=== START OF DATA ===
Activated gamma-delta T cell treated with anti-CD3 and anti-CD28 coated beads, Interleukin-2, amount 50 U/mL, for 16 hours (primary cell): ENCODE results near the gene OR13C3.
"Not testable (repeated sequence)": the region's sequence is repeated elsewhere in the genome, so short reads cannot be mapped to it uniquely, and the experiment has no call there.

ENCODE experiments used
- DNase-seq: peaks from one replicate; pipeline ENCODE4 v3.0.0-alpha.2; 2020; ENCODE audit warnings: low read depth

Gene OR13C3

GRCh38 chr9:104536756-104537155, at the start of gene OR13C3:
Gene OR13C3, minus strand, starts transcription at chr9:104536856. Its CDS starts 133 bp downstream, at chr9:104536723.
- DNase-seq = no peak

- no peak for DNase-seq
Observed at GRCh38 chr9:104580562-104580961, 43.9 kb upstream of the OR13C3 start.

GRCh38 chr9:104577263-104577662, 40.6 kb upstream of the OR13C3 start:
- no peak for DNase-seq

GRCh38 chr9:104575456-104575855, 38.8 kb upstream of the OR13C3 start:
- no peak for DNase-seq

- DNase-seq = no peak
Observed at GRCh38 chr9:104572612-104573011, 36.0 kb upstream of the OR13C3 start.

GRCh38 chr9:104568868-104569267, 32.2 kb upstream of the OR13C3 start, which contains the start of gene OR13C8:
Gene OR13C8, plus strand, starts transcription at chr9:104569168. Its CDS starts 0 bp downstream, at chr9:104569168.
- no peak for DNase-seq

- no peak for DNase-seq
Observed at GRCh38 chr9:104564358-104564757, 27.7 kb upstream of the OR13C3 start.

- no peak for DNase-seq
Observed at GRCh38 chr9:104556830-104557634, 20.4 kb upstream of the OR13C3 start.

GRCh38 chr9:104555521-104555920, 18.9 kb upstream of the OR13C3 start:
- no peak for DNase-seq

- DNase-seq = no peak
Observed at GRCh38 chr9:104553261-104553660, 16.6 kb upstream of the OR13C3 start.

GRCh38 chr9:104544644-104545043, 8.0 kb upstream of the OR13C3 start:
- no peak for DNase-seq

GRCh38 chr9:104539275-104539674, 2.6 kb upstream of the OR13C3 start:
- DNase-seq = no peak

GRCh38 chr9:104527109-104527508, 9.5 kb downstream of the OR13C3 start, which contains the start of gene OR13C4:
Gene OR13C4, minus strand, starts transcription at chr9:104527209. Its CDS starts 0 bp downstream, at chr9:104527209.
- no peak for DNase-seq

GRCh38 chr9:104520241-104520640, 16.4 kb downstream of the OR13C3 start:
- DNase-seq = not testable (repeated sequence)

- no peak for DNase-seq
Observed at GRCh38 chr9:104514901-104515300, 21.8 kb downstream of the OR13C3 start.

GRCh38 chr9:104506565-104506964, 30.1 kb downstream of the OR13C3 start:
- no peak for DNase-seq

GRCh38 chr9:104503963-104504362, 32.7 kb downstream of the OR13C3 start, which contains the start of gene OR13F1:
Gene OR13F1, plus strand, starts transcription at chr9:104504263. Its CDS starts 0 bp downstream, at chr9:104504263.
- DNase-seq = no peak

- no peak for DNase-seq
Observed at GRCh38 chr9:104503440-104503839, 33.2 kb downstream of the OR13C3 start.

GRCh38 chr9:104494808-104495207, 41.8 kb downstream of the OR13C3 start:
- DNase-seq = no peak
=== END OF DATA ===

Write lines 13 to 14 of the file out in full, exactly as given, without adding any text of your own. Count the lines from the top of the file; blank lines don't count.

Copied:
GRCh38 chr9:104575456-104575855, 38.8 kb upstream of the OR13C3 start:
- no peak for DNase-seq